In a new study released last week, researchers from Harvard revealed that an increase in red meat consumption is directly related to an increased risk of diabetes.
The research showed that those who increased their red meat consumption by just 1.5 ounces a day had a 48 percent higher risk of developing diabetes. The risk was highest when processed meats, such as hot dogs and bacon, were consumed. Comparatively, those who cut back on red meat had a 14 percent decreased risk of developing the disease.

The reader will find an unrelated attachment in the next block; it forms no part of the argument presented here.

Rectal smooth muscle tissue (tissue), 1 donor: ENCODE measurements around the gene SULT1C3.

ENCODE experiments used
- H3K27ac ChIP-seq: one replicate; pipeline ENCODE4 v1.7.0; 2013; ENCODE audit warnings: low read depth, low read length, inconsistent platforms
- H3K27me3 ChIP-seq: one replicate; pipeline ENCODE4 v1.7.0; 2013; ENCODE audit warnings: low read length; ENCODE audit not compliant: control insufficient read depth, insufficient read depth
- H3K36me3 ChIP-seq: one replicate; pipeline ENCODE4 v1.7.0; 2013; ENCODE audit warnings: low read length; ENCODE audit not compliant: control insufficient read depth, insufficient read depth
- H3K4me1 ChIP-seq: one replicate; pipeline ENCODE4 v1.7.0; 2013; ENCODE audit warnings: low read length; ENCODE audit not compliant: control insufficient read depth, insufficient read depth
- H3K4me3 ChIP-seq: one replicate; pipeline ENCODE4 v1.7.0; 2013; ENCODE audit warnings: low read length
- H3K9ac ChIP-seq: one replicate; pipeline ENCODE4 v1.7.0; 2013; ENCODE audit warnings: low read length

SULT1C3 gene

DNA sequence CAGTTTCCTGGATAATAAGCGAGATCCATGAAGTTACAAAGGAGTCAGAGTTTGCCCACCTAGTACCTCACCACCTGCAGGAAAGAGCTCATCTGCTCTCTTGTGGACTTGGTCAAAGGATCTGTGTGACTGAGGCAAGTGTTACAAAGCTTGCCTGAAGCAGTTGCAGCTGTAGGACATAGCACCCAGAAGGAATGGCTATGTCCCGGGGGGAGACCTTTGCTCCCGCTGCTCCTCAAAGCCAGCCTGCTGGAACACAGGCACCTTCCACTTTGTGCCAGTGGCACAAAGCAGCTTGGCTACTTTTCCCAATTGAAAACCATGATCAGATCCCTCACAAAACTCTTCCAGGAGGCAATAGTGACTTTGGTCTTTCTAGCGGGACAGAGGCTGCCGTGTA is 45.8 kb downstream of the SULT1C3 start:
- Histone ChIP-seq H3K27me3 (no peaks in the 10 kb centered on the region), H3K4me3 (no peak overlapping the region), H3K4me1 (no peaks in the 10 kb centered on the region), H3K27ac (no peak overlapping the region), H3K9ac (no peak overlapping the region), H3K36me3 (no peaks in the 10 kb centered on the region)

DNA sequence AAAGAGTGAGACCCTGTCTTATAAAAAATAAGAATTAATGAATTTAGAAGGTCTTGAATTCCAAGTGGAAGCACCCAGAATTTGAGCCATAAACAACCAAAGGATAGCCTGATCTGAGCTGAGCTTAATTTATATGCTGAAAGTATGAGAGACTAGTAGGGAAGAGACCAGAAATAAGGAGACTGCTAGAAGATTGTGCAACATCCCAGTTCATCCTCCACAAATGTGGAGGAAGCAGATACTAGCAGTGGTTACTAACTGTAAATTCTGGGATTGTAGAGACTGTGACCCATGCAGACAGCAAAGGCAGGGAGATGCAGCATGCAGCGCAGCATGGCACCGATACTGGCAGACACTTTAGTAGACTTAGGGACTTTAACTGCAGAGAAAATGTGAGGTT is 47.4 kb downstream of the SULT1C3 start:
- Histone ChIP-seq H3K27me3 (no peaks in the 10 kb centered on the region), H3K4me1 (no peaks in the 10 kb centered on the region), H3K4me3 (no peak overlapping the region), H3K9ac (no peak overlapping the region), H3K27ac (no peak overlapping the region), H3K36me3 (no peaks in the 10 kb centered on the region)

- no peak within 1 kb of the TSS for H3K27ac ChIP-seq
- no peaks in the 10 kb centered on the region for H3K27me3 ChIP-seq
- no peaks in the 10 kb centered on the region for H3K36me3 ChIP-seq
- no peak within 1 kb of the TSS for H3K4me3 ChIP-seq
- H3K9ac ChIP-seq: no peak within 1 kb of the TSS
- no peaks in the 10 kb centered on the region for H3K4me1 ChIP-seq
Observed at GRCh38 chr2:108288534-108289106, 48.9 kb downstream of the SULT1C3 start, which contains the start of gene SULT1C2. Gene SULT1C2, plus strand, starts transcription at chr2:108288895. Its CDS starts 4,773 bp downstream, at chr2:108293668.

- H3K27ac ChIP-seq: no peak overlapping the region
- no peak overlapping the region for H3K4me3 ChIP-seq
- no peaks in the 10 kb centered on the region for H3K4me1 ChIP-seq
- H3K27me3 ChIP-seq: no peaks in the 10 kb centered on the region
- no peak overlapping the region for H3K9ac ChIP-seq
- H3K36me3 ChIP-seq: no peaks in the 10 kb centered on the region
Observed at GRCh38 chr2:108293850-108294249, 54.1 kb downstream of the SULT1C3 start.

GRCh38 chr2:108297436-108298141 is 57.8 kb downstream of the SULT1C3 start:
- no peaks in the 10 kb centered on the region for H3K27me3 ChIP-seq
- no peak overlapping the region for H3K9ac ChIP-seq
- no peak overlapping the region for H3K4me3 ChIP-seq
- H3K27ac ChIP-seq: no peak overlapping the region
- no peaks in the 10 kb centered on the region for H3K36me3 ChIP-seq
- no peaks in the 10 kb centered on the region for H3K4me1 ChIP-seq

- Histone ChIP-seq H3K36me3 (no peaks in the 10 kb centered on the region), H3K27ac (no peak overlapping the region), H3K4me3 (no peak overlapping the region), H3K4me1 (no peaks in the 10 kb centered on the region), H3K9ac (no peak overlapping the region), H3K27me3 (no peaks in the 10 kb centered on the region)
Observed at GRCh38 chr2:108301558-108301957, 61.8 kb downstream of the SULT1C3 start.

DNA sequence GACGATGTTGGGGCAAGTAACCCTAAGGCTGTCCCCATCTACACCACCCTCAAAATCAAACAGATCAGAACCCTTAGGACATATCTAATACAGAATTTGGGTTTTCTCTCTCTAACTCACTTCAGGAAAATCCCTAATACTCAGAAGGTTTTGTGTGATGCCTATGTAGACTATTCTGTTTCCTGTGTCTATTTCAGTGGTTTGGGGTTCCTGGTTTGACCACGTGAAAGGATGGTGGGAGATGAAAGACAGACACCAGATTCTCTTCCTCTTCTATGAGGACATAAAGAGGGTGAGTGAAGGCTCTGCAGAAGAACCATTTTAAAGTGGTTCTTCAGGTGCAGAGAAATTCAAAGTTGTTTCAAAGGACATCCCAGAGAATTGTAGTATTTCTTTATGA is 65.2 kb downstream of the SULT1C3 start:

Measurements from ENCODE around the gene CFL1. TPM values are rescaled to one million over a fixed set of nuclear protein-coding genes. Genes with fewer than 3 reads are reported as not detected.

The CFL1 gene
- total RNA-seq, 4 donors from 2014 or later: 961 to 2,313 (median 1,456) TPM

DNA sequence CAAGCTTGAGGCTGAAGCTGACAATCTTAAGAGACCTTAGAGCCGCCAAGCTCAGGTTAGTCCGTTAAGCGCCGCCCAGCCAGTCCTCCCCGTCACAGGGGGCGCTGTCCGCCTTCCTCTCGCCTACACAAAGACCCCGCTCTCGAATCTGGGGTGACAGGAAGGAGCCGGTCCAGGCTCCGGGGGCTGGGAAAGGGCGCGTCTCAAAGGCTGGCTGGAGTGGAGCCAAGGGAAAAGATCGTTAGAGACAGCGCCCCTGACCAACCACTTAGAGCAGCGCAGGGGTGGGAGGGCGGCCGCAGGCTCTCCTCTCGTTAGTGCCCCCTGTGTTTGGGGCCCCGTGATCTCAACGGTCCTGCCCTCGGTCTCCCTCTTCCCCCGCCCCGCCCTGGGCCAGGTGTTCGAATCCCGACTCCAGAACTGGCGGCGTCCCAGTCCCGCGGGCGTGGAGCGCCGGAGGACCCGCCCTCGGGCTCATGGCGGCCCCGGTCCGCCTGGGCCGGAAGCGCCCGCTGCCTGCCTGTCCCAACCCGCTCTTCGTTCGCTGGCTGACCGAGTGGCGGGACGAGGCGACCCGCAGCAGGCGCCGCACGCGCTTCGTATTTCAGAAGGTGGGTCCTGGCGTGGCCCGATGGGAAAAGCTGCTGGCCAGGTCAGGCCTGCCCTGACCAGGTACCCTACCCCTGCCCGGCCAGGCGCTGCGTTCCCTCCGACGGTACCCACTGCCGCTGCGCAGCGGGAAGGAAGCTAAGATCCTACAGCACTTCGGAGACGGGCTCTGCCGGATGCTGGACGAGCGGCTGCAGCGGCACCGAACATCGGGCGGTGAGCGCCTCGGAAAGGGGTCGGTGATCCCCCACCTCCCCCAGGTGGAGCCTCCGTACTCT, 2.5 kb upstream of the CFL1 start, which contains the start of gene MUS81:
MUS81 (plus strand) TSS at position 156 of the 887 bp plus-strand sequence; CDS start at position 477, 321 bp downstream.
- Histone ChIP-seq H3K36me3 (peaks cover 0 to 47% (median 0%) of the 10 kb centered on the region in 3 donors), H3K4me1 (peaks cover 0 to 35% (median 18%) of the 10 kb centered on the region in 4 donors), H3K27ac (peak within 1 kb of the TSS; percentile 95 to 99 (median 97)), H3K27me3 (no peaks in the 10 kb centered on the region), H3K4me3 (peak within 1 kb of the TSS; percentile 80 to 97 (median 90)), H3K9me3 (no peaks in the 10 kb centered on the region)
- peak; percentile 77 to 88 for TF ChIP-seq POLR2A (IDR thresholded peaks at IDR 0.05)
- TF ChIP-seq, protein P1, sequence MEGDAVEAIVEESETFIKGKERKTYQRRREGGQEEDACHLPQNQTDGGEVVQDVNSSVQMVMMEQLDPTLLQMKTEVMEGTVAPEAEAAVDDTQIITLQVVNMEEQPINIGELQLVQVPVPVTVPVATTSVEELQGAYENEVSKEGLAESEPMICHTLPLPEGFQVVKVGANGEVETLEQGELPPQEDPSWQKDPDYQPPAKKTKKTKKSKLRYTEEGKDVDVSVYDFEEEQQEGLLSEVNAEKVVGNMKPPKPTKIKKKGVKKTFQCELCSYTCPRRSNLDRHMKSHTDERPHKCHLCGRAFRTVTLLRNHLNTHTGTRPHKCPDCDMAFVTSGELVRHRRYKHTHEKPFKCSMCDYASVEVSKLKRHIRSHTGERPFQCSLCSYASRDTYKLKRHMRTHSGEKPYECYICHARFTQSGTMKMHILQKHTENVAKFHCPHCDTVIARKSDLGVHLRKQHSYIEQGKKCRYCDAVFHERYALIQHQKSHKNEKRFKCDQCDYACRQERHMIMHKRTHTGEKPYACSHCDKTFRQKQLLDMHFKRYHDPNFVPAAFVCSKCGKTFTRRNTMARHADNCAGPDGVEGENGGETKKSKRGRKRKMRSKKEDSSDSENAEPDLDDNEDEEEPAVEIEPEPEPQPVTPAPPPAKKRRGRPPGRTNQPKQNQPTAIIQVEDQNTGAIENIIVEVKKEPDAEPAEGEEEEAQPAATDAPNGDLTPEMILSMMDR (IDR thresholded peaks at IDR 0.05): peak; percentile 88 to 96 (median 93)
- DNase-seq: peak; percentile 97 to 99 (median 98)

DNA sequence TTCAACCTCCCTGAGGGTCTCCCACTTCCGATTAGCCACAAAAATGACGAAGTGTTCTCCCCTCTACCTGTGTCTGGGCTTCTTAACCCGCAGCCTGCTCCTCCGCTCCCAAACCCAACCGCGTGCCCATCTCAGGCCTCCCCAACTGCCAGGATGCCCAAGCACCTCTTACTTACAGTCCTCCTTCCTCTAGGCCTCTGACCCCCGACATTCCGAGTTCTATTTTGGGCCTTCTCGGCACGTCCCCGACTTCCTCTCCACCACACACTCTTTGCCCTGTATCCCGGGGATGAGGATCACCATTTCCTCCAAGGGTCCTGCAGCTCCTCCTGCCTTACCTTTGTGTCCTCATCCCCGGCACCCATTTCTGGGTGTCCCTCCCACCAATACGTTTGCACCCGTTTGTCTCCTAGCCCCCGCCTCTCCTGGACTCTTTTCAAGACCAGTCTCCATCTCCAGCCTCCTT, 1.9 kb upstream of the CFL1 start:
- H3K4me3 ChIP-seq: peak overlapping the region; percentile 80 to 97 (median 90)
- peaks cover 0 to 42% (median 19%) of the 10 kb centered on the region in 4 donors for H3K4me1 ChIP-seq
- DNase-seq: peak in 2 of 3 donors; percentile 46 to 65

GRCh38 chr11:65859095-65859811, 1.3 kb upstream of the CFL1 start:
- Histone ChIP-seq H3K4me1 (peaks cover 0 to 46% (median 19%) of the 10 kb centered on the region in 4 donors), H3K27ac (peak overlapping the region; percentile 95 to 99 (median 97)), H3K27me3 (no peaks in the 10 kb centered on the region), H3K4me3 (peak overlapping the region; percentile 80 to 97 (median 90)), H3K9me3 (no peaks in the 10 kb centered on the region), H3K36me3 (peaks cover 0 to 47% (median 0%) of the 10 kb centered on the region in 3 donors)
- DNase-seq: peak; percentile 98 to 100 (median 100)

Regarding type 2 diabetes, the researchers concluded that their results added "further evidence that limiting red meat consumption over time confers benefits for prevention."
Even better than limiting red meat consumption is forgoing all meat entirely. Another recent study, conducted by Loma Linda University, showed that adopting a vegetarian diet may not only keep you healthy, but may increase longevity as well.
Whether it be for health reasons, to help combat climate change, or to reduce animal suffering on factory farms, going vegan is a surefire way to create positive change. To learn more about the ins and outs of transitioning to a plant-based diet, visit ChooseVeg.com or order our free Vegetarian Starter Guide.
Harvard Study: Red Meat Consumption Linked to Diabetes
by - June 25, 2013